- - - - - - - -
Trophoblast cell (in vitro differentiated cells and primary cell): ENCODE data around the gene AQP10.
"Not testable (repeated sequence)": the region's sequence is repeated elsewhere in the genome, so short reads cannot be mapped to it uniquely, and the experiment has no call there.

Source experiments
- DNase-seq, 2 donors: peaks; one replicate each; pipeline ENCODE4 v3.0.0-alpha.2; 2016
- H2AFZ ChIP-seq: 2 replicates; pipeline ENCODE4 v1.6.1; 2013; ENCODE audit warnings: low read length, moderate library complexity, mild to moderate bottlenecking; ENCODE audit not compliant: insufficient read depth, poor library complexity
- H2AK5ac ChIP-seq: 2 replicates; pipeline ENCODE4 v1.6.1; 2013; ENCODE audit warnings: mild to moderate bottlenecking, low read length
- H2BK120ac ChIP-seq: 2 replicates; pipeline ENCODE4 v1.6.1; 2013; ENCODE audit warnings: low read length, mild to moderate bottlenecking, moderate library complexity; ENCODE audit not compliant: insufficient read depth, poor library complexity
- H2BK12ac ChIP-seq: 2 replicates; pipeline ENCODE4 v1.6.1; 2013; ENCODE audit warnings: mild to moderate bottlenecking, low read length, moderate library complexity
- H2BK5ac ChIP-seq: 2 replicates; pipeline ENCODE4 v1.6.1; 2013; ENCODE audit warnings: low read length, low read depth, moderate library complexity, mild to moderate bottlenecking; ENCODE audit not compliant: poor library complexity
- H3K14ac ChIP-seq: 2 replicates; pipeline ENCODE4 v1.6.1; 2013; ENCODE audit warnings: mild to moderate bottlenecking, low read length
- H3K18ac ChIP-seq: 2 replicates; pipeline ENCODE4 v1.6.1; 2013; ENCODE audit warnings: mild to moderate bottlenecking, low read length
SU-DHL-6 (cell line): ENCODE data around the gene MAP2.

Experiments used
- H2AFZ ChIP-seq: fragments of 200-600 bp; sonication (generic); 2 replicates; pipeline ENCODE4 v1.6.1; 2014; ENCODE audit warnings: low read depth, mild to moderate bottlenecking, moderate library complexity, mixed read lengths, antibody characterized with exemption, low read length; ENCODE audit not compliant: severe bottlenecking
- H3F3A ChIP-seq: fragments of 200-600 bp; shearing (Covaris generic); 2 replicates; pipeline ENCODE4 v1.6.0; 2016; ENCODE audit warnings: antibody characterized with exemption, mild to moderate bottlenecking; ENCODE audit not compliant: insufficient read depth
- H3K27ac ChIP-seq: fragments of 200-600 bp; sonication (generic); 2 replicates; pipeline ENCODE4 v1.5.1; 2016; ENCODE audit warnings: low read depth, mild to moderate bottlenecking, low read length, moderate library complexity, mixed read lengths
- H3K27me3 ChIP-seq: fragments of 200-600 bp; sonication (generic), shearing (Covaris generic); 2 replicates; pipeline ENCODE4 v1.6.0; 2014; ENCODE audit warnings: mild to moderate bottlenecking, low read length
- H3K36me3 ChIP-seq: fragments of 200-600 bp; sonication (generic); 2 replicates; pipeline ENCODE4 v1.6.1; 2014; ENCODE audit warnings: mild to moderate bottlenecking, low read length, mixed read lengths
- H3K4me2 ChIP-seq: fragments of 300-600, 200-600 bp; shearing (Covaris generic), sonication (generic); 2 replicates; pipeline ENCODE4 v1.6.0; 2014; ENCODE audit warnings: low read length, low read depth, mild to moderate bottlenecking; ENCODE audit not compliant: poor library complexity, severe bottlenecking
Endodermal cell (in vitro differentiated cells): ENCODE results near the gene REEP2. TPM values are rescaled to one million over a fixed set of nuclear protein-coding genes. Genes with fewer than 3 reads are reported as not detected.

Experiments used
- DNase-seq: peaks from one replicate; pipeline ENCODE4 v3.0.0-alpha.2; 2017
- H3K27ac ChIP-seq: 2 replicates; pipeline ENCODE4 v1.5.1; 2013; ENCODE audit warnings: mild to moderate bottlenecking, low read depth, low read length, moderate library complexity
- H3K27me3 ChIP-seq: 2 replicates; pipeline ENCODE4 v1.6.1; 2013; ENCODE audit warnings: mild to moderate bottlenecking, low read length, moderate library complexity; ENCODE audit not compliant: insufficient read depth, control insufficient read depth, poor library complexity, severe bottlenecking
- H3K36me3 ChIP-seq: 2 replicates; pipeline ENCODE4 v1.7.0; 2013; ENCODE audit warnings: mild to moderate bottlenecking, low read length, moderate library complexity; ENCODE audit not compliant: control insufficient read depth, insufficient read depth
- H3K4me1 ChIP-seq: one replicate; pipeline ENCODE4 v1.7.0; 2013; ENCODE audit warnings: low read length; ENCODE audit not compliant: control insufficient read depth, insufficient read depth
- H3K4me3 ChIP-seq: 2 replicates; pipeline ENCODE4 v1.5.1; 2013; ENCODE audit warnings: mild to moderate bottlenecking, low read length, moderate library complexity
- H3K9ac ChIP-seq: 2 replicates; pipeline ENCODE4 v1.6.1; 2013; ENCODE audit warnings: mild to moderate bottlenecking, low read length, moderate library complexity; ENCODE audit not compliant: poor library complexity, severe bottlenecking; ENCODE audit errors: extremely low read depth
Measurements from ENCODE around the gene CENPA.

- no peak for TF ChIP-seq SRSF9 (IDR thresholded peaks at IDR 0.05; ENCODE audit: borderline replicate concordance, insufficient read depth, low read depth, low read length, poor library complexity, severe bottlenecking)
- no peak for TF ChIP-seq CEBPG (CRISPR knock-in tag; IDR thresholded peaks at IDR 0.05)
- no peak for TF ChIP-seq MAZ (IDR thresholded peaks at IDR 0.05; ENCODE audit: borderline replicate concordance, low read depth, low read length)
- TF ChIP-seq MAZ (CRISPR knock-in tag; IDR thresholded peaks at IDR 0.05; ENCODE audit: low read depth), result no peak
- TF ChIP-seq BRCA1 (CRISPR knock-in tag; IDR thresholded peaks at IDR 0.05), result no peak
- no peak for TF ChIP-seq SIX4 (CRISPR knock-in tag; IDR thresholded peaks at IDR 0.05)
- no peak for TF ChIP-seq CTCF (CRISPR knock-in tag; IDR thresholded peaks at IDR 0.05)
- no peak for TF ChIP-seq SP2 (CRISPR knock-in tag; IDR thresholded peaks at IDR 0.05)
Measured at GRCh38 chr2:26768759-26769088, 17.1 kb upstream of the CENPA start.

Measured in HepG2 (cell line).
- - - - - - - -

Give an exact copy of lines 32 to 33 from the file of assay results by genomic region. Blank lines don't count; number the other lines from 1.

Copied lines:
- no peak for TF ChIP-seq MAZ (IDR thresholded peaks at IDR 0.05; ENCODE audit: borderline replicate concordance, low read depth, low read length)
- TF ChIP-seq MAZ (CRISPR knock-in tag; IDR thresholded peaks at IDR 0.05; ENCODE audit: low read depth), result no peak